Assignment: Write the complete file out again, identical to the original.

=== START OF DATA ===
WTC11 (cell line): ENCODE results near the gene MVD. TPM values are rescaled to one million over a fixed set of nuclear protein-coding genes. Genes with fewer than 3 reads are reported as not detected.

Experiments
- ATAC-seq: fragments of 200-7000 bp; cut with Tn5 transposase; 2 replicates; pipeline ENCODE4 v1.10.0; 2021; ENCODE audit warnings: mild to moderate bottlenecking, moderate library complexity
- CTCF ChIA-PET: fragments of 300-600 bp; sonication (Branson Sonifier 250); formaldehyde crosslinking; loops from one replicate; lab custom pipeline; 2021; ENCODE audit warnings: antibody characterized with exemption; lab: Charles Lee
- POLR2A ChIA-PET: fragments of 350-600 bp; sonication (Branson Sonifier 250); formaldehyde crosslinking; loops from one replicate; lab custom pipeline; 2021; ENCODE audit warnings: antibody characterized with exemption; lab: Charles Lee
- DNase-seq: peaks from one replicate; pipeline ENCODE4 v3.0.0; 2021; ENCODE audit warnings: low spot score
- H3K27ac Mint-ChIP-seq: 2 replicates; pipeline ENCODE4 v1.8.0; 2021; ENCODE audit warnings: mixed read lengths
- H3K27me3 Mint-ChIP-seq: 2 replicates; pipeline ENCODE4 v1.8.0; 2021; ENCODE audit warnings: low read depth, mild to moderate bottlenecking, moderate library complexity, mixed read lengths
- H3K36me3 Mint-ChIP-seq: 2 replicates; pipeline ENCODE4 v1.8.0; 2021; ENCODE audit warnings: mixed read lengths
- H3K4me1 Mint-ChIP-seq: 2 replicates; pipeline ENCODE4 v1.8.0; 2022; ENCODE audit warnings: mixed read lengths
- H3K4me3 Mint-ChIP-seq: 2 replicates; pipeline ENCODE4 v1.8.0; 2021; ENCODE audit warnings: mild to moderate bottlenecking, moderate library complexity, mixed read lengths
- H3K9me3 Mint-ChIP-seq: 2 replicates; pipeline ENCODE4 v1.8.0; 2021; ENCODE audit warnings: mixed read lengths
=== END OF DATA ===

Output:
WTC11 (cell line): ENCODE results near the gene MVD. TPM values are rescaled to one million over a fixed set of nuclear protein-coding genes. Genes with fewer than 3 reads are reported as not detected.

Experiments
- ATAC-seq: fragments of 200-7000 bp; cut with Tn5 transposase; 2 replicates; pipeline ENCODE4 v1.10.0; 2021; ENCODE audit warnings: mild to moderate bottlenecking, moderate library complexity
- CTCF ChIA-PET: fragments of 300-600 bp; sonication (Branson Sonifier 250); formaldehyde crosslinking; loops from one replicate; lab custom pipeline; 2021; ENCODE audit warnings: antibody characterized with exemption; lab: Charles Lee
- POLR2A ChIA-PET: fragments of 350-600 bp; sonication (Branson Sonifier 250); formaldehyde crosslinking; loops from one replicate; lab custom pipeline; 2021; ENCODE audit warnings: antibody characterized with exemption; lab: Charles Lee
- DNase-seq: peaks from one replicate; pipeline ENCODE4 v3.0.0; 2021; ENCODE audit warnings: low spot score
- H3K27ac Mint-ChIP-seq: 2 replicates; pipeline ENCODE4 v1.8.0; 2021; ENCODE audit warnings: mixed read lengths
- H3K27me3 Mint-ChIP-seq: 2 replicates; pipeline ENCODE4 v1.8.0; 2021; ENCODE audit warnings: low read depth, mild to moderate bottlenecking, moderate library complexity, mixed read lengths
- H3K36me3 Mint-ChIP-seq: 2 replicates; pipeline ENCODE4 v1.8.0; 2021; ENCODE audit warnings: mixed read lengths
- H3K4me1 Mint-ChIP-seq: 2 replicates; pipeline ENCODE4 v1.8.0; 2022; ENCODE audit warnings: mixed read lengths
- H3K4me3 Mint-ChIP-seq: 2 replicates; pipeline ENCODE4 v1.8.0; 2021; ENCODE audit warnings: mild to moderate bottlenecking, moderate library complexity, mixed read lengths
- H3K9me3 Mint-ChIP-seq: 2 replicates; pipeline ENCODE4 v1.8.0; 2021; ENCODE audit warnings: mixed read lengths